Despite the lack of consumer protection regulation, the IRS taxes Bitcoin.  Virtual currency can be treated as income for the purpose of tax reporting and as property for capital gains tax.

When examining the IRS approach to the taxation of virtual currencies, the most basic question is whether they will be treated as currency or property.


In IRS Notice 2014-2, wages paid to employees using virtual currency are taxable to the employee, must be reported by an employer on a Form W-2, and are subject to federal income tax withholding and payroll taxes.


In IRS Notice 2014-21, payments using virtual currency made to independent contractors and other service providers are taxable and self-employment tax rules generally apply. Normally, payers must issue Form 1099.


Virtual currency issued to fund software development projects is relatively new.  Not relying on the usual venture funding or traditional bank lending, software project managers seek financing directly from investors.   This is called crowdfunding.

The virtual currency is offered to the public in a coin offering.  It can be sold on an exchange or held in a wallet.  In pre-offer sales it must be held for a specified period of time.

The reason this new business financing paradigm developed was to free newer software projects from the usual financing framework (banks) and level the playing field.  Further, many investors view mining and exchanging this virtual currency as the new frontier for making money.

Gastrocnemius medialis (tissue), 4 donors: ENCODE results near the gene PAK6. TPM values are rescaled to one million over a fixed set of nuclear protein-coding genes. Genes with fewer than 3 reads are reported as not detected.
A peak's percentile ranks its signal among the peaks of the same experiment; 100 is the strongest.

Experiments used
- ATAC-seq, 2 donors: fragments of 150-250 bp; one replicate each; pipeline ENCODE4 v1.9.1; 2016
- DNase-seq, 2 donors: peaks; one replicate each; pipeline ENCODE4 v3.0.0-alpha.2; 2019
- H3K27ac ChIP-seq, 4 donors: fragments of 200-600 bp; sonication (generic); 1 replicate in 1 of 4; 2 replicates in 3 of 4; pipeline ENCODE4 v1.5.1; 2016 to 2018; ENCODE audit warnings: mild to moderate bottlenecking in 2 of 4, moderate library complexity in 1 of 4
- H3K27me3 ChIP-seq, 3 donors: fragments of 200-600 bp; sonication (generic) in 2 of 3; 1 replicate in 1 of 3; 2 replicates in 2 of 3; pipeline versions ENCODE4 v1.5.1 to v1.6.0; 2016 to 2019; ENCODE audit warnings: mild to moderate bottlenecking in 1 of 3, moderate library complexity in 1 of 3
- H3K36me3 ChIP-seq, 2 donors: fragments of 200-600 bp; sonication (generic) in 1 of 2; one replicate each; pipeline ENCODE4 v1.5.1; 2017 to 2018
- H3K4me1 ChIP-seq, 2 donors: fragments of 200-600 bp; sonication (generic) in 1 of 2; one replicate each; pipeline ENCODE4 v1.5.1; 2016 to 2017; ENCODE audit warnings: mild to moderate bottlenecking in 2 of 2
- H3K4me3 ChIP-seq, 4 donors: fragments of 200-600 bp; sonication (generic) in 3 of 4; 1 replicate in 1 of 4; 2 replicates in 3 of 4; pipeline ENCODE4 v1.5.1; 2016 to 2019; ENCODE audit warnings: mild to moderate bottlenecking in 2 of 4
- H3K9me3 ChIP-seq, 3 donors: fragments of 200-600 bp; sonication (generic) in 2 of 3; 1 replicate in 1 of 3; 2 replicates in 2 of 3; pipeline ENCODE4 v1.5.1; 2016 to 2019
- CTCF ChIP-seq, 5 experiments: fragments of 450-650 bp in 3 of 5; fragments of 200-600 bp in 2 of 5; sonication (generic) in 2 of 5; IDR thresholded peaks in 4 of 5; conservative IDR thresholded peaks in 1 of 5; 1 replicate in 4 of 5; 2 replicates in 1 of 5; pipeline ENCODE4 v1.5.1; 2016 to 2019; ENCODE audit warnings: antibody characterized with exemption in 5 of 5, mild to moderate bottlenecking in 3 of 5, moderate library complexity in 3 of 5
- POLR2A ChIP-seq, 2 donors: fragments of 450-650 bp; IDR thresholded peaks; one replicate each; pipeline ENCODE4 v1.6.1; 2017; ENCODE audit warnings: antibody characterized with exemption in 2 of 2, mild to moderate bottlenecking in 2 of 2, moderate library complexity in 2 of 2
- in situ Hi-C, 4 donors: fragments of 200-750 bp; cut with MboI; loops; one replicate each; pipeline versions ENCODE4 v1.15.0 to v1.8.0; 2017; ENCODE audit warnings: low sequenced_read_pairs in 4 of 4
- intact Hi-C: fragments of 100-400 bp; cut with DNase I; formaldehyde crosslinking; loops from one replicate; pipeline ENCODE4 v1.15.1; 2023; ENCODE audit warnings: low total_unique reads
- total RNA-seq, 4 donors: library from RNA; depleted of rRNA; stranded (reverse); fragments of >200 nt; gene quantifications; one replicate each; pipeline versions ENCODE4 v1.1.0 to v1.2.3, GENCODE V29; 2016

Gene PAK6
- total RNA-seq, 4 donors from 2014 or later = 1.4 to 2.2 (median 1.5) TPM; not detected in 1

Bitcoin is one of over 2,500 different of virtual currencies. Virtual currency value often fluctuates by the hour. In some environments, virtual currency operates like “real” currency but it does not have legal tender status in any jurisdiction.


In order to purchase virtual currencies, you must buy directly from someone who owns them or through an exchange platform. These platforms tend to be unregulated.

Cybersecurity crime in the US continues to rise. The FBI reports 22,000 complaints per month in 2014, totaling $800 million in consumer losses per year (Source:

While securities accounts at U.S. brokerage firms are often insured by the Securities Investor Protection Corporation (SIPC) and bank accounts at U.S. banks are often insured by the Federal Deposit Insurance Corporation (FDIC), bitcoins held in a digital wallet or Bitcoin exchange currently do not have similar protections.

Dena Wurman is a New York licensed attorney who has practiced federal law since 2005. She blogs on topics that explain new federal regulations and how they relate to business. She was told at a recent blockchain meet-up event in Manhattan that there is a big need for good legal counsel in the blockchain space. She decided it’s worth exploring. This is a first in a series of articles.